Temporomandibular Joint Disorders

Clenching or grinding teeth

Pain in the jaw and noticeable limitations in jaw movements can be a sign of any of the Temporomandibular Joint Disorders (TMJ or TMD). As with other joints in the body, TMJ is also affected by injury and conditions such as arthritis. One or both joints may be affected in people with TMD, which can affect a person’s ability to speak, eat, chew, swallow, make facial expressions, and even breathe.

Clenching or grinding your teeth, tightening your jaw muscles and stressing your TM joint can lead to TMJ disorders. It can also be a result of having a damaged jaw joint due to an injury or disease. Whatever the cause, the results may include a misaligned bite, pain, clicking, or grating noises when you open your mouth, or experience difficulty in opening your mouth wide.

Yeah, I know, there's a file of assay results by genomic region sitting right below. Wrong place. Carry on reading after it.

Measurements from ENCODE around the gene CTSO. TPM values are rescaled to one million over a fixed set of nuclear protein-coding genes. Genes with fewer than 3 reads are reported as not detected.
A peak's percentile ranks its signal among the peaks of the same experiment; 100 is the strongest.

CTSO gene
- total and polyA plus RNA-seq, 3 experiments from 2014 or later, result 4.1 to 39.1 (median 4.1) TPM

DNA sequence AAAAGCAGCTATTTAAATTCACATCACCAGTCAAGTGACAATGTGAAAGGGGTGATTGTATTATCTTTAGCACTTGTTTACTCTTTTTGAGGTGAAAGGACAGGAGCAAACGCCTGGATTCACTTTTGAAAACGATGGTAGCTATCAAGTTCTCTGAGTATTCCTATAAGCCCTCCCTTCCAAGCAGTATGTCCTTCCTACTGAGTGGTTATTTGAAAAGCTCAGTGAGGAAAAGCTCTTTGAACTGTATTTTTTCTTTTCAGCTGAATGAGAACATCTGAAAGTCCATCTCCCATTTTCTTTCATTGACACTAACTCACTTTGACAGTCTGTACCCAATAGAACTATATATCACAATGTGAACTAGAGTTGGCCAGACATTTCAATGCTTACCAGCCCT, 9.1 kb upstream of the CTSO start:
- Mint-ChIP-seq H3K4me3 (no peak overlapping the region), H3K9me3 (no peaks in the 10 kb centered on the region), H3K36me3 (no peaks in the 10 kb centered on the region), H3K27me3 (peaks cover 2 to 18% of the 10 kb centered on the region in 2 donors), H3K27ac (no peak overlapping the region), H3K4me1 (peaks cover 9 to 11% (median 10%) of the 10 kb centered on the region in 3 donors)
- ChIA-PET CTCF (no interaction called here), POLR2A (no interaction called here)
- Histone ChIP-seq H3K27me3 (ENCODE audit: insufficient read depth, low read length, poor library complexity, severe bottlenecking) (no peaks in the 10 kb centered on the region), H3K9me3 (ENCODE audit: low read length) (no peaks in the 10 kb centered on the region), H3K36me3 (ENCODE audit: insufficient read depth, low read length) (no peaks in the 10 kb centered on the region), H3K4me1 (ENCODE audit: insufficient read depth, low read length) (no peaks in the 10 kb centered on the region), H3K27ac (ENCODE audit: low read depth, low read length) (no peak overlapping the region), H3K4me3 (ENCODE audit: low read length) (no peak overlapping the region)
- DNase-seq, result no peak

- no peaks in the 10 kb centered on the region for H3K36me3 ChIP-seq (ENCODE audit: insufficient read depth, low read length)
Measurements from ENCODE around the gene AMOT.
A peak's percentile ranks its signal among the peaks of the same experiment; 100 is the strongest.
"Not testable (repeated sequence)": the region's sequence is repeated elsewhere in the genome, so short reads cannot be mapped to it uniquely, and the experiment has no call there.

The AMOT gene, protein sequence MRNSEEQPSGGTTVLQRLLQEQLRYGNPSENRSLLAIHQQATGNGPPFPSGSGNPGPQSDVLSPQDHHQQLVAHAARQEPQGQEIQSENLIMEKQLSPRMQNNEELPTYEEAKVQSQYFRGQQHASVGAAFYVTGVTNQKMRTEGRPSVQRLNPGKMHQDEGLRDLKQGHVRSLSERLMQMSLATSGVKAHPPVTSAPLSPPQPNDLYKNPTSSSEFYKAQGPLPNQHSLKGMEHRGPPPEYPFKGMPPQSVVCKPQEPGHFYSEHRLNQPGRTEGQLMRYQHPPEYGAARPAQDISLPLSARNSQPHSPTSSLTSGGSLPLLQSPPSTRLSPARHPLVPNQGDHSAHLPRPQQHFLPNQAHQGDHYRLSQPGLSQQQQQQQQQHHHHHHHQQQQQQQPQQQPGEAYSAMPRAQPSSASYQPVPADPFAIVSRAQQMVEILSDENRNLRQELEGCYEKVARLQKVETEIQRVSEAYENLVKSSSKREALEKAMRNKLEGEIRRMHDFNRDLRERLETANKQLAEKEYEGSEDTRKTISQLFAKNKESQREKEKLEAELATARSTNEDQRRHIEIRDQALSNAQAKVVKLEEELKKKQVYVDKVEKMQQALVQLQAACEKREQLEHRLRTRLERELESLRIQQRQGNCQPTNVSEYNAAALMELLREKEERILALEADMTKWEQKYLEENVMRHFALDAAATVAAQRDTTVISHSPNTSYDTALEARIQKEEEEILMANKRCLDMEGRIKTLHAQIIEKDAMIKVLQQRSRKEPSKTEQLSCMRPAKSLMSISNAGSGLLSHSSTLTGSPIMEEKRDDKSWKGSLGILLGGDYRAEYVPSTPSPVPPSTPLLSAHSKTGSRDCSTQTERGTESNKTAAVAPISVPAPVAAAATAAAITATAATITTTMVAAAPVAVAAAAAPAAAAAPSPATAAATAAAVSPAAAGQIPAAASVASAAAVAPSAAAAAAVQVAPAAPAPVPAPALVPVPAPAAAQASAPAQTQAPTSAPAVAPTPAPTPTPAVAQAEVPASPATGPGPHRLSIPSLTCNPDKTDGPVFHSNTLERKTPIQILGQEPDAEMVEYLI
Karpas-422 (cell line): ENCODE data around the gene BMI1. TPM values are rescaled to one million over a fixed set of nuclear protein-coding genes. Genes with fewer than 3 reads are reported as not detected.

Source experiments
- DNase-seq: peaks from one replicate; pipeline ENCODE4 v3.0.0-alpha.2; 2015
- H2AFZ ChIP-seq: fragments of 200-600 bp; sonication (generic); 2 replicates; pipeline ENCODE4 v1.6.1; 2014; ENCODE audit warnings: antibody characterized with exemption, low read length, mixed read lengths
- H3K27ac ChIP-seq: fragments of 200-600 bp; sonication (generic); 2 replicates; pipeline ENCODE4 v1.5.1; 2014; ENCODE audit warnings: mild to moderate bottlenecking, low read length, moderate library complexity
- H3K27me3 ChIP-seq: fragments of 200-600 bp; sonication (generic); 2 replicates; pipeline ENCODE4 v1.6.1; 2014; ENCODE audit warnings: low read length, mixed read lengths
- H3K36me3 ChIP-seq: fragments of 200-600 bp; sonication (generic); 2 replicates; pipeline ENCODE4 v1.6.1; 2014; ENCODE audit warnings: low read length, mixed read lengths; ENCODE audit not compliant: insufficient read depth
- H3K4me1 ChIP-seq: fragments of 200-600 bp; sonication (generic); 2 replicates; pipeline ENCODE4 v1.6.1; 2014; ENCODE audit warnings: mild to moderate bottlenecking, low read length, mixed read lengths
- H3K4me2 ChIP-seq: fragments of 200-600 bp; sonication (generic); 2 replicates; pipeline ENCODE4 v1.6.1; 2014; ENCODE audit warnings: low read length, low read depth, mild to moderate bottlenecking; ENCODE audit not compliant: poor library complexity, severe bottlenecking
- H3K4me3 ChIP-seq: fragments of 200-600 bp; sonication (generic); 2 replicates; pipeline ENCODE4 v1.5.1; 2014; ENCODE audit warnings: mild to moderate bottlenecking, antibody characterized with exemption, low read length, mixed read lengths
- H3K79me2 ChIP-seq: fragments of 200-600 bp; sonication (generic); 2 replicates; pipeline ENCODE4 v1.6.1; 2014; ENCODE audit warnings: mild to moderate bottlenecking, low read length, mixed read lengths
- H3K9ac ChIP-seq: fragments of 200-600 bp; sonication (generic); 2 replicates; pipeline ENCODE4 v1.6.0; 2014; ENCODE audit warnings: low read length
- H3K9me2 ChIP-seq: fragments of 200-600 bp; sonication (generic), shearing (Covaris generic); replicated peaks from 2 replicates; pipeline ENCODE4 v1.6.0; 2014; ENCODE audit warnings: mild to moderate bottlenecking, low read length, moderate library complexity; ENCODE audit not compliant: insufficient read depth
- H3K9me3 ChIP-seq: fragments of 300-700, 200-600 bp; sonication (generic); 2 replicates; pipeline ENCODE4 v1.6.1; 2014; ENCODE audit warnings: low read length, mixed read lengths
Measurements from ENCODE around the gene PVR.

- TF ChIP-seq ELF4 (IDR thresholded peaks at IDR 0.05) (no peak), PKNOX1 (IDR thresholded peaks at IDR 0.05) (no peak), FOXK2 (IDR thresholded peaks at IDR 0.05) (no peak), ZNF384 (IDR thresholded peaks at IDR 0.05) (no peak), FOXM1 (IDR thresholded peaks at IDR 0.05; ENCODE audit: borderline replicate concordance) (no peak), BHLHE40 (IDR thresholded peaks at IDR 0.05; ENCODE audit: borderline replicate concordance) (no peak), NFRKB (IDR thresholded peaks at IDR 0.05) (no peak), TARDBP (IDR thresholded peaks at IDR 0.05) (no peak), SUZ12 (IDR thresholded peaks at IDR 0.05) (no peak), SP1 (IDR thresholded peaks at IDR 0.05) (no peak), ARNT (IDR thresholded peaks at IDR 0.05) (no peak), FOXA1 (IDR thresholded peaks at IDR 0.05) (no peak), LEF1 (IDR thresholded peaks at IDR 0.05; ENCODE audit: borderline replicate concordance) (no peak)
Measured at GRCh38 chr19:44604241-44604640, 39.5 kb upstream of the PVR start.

More than 90% of TMD is muscle problems which can cause headaches and other types of pain in the jaw area. The reason for this muscle problem comes from the biting action or problems with the movement of the lower jaw.